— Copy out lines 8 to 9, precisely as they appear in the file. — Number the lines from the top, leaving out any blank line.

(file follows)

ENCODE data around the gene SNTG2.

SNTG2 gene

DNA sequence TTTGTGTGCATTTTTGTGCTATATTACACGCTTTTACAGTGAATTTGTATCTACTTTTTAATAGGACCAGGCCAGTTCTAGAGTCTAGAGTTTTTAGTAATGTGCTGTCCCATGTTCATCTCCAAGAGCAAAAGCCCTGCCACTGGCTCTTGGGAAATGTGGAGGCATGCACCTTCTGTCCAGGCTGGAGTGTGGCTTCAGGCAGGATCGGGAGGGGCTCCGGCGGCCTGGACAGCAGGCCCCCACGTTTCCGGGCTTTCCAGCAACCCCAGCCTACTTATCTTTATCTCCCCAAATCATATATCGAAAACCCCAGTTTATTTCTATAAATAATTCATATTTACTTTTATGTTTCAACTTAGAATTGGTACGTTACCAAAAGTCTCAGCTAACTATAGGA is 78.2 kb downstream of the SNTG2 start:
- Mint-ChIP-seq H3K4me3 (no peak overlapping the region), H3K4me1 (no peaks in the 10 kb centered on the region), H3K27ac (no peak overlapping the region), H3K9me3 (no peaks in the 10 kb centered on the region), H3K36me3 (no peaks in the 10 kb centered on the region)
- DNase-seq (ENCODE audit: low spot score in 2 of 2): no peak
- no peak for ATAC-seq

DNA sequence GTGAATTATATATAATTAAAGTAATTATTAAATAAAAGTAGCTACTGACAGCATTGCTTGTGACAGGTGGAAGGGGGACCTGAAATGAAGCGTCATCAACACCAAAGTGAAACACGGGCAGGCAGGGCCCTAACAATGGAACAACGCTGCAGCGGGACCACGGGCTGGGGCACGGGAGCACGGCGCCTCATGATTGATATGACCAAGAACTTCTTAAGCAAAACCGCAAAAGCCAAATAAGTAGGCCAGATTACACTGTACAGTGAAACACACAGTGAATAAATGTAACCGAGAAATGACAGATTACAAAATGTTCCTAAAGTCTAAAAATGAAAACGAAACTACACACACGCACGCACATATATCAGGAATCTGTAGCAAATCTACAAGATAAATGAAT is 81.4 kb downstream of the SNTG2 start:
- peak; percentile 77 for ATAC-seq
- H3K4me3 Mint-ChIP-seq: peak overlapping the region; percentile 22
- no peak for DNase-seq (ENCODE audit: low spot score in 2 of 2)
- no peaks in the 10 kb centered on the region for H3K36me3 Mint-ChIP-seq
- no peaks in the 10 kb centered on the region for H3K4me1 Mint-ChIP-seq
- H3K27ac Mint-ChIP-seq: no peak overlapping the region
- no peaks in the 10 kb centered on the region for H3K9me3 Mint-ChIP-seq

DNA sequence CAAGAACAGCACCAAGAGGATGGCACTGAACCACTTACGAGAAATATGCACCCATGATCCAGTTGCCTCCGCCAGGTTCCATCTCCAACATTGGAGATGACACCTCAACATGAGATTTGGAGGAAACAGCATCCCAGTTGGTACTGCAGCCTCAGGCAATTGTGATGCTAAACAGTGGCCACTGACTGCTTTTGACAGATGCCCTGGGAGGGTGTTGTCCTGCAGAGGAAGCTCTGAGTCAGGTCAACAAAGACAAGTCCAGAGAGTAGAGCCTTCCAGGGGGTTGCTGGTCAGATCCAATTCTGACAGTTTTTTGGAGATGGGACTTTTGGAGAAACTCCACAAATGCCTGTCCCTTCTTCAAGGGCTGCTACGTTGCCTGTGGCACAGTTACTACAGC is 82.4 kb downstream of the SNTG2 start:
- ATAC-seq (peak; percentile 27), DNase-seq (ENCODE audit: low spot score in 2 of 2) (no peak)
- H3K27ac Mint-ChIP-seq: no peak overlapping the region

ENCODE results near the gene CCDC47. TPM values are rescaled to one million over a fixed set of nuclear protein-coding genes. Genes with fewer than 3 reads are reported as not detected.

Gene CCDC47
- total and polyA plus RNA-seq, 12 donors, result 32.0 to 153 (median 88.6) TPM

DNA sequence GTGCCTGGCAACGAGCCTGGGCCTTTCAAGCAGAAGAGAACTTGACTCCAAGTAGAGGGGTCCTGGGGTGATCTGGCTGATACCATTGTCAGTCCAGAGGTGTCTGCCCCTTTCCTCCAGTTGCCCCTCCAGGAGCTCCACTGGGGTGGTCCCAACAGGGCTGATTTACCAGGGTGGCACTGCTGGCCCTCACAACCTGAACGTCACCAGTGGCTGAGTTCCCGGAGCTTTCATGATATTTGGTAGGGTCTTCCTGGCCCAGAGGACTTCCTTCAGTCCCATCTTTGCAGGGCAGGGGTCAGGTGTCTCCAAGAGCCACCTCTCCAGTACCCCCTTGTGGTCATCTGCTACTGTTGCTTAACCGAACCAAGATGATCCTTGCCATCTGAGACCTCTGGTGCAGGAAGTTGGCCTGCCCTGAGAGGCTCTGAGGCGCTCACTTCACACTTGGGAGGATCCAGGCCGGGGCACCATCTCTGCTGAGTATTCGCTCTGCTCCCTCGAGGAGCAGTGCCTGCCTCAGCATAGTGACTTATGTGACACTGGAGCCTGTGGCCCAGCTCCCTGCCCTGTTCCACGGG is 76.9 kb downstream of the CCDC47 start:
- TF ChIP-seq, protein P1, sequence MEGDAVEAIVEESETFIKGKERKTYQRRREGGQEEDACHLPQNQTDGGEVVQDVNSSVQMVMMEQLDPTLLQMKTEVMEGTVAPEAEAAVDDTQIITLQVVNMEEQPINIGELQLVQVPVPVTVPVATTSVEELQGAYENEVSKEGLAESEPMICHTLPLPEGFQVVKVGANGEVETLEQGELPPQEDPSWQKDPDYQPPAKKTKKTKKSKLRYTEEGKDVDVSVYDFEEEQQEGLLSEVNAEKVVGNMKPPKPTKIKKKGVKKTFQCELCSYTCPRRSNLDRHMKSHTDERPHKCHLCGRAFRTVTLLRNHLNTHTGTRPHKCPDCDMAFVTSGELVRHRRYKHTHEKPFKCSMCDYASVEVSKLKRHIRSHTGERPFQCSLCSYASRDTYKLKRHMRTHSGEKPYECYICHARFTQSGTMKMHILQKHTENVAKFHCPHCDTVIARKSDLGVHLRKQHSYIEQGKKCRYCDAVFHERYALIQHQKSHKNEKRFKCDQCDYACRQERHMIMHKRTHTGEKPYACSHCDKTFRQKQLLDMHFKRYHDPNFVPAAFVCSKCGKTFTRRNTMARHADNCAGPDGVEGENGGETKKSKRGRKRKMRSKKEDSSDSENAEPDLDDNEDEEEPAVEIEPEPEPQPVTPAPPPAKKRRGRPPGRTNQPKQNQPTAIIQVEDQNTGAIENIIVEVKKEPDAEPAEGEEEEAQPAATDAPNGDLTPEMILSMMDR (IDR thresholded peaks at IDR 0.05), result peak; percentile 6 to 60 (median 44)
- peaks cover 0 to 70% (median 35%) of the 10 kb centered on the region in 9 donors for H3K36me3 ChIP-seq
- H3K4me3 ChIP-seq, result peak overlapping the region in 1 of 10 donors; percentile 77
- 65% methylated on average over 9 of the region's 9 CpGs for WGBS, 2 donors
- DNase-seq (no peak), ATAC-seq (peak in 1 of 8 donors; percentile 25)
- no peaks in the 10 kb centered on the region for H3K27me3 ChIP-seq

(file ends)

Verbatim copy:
- peak; percentile 77 for ATAC-seq
- H3K4me3 Mint-ChIP-seq: peak overlapping the region; percentile 22